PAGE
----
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Anchor staff speaks out

On April 8, a Knoxville issue made its way to national news. A Farragut High School father was featured on Fox News discussing his concern over a biology textbook with a controversial definition of creationism.

Before it made the national news, the issue had been addressed locally. Kurt Zimmermann, father of an FHS freshman, took his concern with the book to the school, which formed a committee to review the text. Eventually, the committee recommended keeping the book.

Unsatisfied with the committee’s decision, Zimmermann took the issue to the Knox County School Board. At [its] April 7 meeting, the book was debated until Chairwoman Indya Kincannon invoked personal privilege, delaying decision on the issue for 30 days.

The sentence in question is from a section of the book that discusses the history of teaching evolution in schools. The book’s exact mention of creationism follows paragraphs about the Scopes Trial in 1925, and the “equal time” laws of the 1970s. The controversial sentence reads, “In 1973, antievolutionists in Arkansas, Tennessee and Louisiana passed identical bills calling for ‘equal time’ for teaching evolution and creationism, the biblical myth that the universe was created by the Judeo-Christian God in seven days.”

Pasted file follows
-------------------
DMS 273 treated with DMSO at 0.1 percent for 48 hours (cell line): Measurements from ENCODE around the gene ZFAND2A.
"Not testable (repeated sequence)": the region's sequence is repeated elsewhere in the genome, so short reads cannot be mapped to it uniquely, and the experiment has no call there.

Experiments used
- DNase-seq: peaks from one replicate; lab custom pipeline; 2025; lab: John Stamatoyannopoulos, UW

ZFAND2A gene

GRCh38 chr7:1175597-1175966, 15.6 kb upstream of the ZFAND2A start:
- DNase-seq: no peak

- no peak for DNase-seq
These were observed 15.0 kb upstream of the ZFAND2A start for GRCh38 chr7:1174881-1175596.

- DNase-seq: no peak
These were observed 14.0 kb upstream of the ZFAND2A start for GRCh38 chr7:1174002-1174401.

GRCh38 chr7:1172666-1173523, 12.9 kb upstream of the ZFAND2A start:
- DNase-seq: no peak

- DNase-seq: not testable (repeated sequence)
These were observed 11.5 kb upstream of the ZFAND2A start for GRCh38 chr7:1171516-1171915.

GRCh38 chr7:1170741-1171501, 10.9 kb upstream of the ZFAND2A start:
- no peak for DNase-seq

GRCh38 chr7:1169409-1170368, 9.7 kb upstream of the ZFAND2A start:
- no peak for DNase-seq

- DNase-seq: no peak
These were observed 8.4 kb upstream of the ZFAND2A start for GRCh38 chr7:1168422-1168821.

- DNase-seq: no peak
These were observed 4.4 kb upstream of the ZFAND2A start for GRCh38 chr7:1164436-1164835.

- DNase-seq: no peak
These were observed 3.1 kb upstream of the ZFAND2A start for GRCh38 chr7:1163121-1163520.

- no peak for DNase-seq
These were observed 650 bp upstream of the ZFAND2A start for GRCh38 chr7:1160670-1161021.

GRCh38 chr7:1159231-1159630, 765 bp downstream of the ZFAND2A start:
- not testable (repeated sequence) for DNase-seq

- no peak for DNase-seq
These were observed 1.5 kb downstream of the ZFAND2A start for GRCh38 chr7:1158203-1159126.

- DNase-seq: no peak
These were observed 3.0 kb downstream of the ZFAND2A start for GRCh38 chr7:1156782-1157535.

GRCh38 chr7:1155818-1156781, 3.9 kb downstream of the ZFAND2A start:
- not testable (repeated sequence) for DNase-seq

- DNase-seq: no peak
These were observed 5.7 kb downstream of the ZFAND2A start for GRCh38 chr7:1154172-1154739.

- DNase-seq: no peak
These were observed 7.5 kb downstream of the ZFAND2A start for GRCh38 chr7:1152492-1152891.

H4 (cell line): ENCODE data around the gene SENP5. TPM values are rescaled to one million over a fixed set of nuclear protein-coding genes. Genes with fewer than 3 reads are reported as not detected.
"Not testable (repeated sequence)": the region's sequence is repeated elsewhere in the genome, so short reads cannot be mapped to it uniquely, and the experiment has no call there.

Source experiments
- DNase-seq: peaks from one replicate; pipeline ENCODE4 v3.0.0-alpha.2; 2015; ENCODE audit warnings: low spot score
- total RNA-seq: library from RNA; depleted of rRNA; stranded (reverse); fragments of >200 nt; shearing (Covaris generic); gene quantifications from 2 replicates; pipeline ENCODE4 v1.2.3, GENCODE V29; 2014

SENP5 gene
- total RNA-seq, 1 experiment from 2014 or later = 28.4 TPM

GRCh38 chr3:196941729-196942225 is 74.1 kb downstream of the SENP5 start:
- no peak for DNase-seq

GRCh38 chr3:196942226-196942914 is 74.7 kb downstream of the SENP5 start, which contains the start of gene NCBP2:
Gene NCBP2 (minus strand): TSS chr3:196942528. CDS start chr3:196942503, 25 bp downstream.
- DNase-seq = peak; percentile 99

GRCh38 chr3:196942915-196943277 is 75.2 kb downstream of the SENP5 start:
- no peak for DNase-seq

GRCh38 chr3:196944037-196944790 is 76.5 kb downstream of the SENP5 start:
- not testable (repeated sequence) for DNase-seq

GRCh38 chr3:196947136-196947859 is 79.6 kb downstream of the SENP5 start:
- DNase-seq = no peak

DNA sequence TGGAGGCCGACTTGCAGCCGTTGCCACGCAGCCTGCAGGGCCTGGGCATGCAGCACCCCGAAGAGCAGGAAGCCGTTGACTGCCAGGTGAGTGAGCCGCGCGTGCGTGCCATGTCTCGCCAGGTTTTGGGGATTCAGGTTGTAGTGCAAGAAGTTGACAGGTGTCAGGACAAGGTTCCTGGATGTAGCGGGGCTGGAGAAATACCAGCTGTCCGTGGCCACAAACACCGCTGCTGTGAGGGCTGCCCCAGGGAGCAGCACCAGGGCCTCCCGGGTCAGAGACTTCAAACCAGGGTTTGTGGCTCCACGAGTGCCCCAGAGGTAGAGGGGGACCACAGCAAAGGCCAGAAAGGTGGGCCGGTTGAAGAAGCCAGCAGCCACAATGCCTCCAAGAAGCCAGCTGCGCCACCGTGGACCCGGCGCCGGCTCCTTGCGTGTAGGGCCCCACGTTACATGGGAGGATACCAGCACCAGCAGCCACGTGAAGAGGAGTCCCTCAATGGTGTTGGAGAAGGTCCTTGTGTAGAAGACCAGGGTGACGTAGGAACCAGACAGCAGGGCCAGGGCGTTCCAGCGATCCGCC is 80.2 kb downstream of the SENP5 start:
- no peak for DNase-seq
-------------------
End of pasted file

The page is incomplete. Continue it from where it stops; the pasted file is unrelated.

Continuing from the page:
The book goes on to say “equal time” laws were ruled unconstitutional because they violated the separation of church and state. Furthermore, religion was not supposed to be taught at all in public schools.

The staff of The Anchor agrees with this basic idea — religion should be kept out of schools, especially in a science class. Science deals with hypotheses that have been tested and backed up with facts. Religion is based on a belief system that cannot be proven or disproven. Religion has its place in a community, but is out of place in a science book, because it isn’t concrete.

Additionally, separation of church and state mandates that religion be kept out of the classroom. Most of the staff believes that the sentence in question should not have been in the book at all.

One staff member said, “The state’s textbook does not and should not adhere to any religious rules. Government should run America; that’s not the church’s job.”

“[The textbook] shouldn’t address [creationism] at all; they should just introduce the scientific theories and that’s all,” said another staff member.

That said, some staff members agree that the use of the word “myth” to describe creationism is offensive. A myth


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